This is since the BAFRA banned the import of green chilies, cauliflowers, and beans from India in May 2016
The Bhutan Agriculture and Food Regulatory Authority (BAFRA) has collected approximately Nu 8.8mn as penalty from people caught illegally importing green chilies, cauliflowers and beans from India since the ban on the import of these vegetables was imposed in May 2016.
The ban was put in place after detecting high pesticide content in green chilies, cauliflowers and beans that were imported from India.
BAFRA seized around 80 metric tons of these banned vegetables. The highest seizure and penalty collection was from Phuentsholing, followed by Thimphu and Gelephu. More than 100 people were imposed fined.
BAFRA’s Director General Namgay Wangchuk said citizens should not consume banned vegetables and that they should report of any illegal sale of vegetables for the safety of the nation to BAFRA or call at the toll free number 155.
Among the many mandates of BAFRA, he added that maintaining public safety is one of the important responsibilities and such consumption has impact on the health of the public, health sector’s expenditure and productivity of the people.
Meanwhile, BAFRA has also notified that due to high content of pesticide residues, the temporary ban on the import of fresh vegetables – cauliflower, beans and green chilies – will continue. BAFRA stated that the test results of the three vegetables, generated over the past two years, consistently show pesticide residues above the MRL (Maximum Residue Limit).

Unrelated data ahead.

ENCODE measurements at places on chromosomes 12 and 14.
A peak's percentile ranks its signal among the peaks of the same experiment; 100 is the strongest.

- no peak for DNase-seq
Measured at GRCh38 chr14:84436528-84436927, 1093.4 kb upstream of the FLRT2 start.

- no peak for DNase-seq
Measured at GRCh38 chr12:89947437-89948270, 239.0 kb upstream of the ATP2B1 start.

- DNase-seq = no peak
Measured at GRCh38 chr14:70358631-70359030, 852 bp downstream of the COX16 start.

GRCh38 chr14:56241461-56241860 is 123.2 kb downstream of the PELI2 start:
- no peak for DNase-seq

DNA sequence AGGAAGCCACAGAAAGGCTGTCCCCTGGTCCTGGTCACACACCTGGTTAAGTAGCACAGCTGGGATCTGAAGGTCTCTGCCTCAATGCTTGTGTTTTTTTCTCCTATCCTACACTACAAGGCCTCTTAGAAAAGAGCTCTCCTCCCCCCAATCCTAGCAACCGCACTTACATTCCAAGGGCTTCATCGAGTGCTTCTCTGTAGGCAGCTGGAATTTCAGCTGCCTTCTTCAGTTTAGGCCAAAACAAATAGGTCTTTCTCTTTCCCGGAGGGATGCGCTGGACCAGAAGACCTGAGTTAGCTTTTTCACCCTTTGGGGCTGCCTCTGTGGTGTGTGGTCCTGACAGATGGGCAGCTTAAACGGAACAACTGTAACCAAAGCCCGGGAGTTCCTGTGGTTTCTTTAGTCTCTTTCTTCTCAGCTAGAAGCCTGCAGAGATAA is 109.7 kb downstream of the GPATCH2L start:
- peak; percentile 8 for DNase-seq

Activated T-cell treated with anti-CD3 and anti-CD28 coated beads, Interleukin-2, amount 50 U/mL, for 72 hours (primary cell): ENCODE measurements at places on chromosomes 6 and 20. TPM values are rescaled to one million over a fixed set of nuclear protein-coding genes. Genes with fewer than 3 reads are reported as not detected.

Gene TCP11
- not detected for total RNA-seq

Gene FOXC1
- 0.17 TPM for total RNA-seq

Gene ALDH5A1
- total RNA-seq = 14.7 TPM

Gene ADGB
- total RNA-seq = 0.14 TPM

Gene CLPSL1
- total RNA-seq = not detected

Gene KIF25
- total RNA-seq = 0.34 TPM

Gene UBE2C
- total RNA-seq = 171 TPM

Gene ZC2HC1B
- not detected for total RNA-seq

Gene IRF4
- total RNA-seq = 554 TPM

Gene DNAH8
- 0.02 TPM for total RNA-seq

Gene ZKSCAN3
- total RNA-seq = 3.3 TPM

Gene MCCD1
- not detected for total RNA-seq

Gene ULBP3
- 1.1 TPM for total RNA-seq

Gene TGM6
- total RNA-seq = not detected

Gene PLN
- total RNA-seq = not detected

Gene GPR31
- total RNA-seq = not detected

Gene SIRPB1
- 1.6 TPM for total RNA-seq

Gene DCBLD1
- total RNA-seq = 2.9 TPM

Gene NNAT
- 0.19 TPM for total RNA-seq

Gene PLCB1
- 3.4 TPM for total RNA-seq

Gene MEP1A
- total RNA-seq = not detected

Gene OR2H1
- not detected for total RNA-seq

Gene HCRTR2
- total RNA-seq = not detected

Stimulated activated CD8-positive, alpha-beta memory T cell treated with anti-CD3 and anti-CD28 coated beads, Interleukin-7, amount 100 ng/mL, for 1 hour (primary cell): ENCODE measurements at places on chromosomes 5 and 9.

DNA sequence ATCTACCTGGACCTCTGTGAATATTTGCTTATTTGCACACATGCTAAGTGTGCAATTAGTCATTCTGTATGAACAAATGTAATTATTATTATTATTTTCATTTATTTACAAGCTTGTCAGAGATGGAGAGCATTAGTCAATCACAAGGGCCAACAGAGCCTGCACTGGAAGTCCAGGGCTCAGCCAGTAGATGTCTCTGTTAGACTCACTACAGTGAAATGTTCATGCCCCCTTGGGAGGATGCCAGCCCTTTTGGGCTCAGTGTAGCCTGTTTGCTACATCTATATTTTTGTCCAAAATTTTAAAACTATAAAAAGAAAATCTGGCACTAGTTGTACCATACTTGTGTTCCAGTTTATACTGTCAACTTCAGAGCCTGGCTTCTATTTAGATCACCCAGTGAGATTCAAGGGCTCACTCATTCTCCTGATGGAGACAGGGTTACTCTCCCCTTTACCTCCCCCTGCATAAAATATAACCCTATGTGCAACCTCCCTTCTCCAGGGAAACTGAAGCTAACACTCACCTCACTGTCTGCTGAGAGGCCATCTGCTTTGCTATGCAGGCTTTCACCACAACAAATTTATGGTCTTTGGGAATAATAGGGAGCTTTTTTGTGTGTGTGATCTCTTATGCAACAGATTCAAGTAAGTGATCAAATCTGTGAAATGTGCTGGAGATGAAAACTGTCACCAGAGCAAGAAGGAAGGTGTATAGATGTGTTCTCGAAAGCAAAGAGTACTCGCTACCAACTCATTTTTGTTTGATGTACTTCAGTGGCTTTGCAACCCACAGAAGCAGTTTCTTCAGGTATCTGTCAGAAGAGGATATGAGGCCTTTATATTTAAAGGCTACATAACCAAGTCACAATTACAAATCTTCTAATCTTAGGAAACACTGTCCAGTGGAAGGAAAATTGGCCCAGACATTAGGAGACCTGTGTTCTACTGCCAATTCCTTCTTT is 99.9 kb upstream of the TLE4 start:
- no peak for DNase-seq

“There are already many Bhutanese individuals complaining of the color coming off certain vegetables while washing or cooking them. Fruits are also a popular target with color being used to give them a better look and higher price. The concerns of colors are that very often they are toxic and can harm the health of people,” Namgay Wangchuk said.
Accordingly, BAFRA’s Director said the ban cannot be lifted as the test still shows positive and pesticide content beyond human consumption.
BAFRA maintained that they will also be conducting field tests on other vegetables imported into Bhutan from all entry points, namely Phuentsholing, Gelephu and Samdrup Jongkhar.
Reiterating that food safety is a shared responsibility between public and government, the Director said the public should be more concerned about their own health as it would damage and affect their health slowly if they consume such vegetables.
BAFRA also maintained that they are periodically conducting test and also creating awareness via various social media platforms and conducts highway checking of vehicles around the country. During the past two years of the ban, BAFRA stated that it has been monitoring the pesticide residues in these vegetables using Rapid Test Kits and periodically carrying out laboratory tests outside the country.
Meanwhile, according to the revised food rules and regulations, the seized vegetables are charged 10 times the local rate multiplied by weight seized to levy penalty to illegal importers.
Tshering from Thimphu